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On the bond investing side, I was disappointed that so few prominent financial advisors saw the danger in long-term bonds back in 2020. If all you do is follow historical bond returns, then the recent crash in long-term bonds looks like a black swan, a nasty surprise. However, when 30-year Canadian government bond yields got down to 1.2%, it was obvious that they were a terrible investment if held to maturity. This made it inevitable that whoever was holding these hot potatoes when interest rates rose would get burned. Owning long-term bonds at that time was crazy.
One might ask whether we could say the same thing about holding stocks in 2020 when interest rates were so low. The answer is no. Bond returns are very different from stock returns in terms of unpredictability. We use bond prices to calculate bond yields; one is completely determined by the other. The situation is very different with stocks. Even when conditions don’t look good for stocks, they may still give better returns than the interest you’d get if you sold them to hold cash. All the evidence says that most investors are better off not trying to time the stock market.
Most of the time, investors are better off not trying to time the bond market either. However, the conditions in 2020 were extraordinary. Long-term bonds were guaranteed to give unacceptably low returns if held to maturity. This was a perfectly sensible time to shift long-term bonds to short-term bonds or cash savings.
The only way house prices could rise to the crazy heights they reached was with interest rates so low that mortgage payments remained barely affordable. Fortunately, the government imposed a stress test that forced buyers to qualify for a mortgage based on payments higher than their actual payments. This reduced the damage we’re starting to see now. Unfortunately, there is evidence that some homeowners faked their income (with industry help) so they could qualify for a mortgage. This offset some of the good the stress test did.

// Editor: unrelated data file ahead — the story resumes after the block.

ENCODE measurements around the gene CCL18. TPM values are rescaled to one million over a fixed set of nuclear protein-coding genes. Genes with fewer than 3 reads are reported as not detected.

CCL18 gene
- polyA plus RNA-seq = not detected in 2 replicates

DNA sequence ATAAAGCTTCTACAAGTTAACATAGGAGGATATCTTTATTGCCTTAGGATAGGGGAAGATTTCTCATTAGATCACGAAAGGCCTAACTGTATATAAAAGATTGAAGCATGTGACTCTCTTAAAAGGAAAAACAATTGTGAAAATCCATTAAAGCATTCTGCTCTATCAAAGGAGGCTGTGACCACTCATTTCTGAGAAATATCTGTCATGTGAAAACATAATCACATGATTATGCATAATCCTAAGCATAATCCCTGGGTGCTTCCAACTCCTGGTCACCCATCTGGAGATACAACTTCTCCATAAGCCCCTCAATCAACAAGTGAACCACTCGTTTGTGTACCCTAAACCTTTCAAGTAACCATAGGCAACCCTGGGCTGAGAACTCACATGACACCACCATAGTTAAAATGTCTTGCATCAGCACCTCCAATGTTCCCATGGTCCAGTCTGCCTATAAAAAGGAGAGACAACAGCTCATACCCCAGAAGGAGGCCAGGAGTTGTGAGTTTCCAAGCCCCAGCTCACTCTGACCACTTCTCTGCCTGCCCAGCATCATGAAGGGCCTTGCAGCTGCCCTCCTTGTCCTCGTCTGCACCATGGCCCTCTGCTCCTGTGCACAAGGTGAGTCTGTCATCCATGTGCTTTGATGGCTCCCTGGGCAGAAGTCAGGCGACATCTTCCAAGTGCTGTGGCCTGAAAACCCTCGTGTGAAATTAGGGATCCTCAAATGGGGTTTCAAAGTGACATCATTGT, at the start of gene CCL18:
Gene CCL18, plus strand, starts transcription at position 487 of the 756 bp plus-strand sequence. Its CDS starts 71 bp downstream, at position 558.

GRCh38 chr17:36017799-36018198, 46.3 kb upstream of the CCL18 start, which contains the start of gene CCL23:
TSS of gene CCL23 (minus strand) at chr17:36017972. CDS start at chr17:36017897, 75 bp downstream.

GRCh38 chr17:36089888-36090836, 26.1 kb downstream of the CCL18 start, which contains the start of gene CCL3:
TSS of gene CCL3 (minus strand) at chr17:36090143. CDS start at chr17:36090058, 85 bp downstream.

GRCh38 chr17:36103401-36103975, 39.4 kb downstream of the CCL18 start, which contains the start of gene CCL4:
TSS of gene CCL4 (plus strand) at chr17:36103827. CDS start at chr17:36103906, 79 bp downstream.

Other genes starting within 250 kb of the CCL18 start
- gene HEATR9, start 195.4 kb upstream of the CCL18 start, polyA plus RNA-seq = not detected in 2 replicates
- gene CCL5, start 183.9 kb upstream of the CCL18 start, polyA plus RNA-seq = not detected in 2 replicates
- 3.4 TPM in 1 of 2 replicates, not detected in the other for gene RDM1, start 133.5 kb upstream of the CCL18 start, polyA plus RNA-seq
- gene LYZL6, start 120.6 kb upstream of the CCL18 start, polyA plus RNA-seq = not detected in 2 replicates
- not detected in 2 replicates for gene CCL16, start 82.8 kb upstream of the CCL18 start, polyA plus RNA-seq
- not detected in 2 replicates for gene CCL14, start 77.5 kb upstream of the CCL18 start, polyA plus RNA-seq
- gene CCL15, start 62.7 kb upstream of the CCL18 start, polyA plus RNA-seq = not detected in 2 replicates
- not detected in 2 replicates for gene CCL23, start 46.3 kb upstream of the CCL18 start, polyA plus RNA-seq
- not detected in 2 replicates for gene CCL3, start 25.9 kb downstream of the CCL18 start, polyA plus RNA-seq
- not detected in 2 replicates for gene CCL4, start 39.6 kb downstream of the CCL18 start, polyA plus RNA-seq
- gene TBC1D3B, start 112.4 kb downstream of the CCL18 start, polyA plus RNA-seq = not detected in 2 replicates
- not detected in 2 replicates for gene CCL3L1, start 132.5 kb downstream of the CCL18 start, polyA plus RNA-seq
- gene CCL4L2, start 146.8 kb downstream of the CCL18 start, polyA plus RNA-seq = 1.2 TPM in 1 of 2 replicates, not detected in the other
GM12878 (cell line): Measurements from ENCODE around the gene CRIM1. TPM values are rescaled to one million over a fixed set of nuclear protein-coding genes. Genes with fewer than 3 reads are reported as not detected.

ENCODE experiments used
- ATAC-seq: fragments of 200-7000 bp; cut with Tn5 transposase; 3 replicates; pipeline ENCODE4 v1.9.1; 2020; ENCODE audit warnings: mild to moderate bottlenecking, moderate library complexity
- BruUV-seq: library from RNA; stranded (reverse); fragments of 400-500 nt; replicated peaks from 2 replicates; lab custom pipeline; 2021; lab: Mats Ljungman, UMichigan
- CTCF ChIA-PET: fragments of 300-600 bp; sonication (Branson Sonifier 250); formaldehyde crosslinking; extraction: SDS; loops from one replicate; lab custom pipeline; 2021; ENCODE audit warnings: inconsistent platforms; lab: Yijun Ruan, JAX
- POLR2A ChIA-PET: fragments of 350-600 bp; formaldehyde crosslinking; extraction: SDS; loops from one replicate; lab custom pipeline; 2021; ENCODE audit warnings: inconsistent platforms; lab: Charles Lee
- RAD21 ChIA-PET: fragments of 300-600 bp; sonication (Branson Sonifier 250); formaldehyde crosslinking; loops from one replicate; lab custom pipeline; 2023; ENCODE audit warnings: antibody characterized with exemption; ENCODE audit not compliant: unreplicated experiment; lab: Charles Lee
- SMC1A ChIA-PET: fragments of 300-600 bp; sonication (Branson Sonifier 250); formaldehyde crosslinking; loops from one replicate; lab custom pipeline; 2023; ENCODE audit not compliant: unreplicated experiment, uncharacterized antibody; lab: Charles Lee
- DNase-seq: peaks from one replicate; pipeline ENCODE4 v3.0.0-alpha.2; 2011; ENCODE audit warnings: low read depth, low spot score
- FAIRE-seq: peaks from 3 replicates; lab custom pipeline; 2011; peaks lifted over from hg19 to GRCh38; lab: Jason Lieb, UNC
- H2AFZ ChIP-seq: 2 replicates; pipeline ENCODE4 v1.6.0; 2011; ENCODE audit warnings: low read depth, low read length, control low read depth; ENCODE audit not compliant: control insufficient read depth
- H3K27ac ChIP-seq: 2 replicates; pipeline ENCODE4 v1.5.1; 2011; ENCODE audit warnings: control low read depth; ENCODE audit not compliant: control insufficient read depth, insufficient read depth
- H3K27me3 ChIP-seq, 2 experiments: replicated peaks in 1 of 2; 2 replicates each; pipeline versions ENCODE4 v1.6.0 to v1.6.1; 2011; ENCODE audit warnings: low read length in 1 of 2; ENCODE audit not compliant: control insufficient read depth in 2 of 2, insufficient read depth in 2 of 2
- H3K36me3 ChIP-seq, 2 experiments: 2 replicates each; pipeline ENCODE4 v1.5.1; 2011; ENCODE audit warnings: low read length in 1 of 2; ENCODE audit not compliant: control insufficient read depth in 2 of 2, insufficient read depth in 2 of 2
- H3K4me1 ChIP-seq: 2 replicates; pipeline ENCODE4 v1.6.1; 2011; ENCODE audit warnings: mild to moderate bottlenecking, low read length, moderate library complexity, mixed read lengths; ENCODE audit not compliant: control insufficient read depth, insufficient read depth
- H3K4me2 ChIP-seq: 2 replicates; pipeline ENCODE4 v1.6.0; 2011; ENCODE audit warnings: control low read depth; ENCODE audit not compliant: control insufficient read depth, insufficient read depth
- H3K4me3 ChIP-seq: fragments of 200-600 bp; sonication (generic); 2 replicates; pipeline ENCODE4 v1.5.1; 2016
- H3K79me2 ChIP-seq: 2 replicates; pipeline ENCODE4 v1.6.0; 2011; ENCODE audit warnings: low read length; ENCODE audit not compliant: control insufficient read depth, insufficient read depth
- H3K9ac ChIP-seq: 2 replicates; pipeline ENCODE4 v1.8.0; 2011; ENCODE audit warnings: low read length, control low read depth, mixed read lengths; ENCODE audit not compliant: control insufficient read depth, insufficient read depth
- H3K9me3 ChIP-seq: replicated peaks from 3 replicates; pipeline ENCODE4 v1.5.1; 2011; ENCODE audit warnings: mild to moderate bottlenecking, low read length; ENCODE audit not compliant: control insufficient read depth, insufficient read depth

We’re starting to hear calls for the Bank of Canada to stop raising interest rates. It’s hard to tell how much of this comes from homeowners and how much is coming from the real estate industry. I have some sympathy for homeowners who really didn’t understand how much their mortgage payments would increase as interest rates rise, but not enough to support bailing out homeowners or keeping interest rates artificially low.
As for real estate agents, there are simply too many of them. The size of this industry is unsustainable. It’s never easy to be pushed out of your job, but that’s what will happen.
A common human failing is to see past events as inevitable; we call this hindsight bias. To make sure I’m not guilty of this myself, I went through some past posts I wrote. A common theme was that interest rates could rise at any time, and we need to protect ourselves. I certainly didn’t know when they would rise, but the need to protect yourself and your family from interest rates returning to normal levels was obvious. Owners of long-term bonds have paid the price, and the pain is just starting for mortgagors. This mess is the inevitable masquerading as the unexpected.
Michael J. Wiener runs the web site Michael James on Money, where he looks for the right answers to personal finance and investing questions. He’s retired from work as a “math guy in high tech” and has been running his website since 2007. He’s a former mutual fund investor, former stock picker, now index investor. This blog originally appeared on his site on Oct. 10, 2022 and is republished on the Hub with his permission.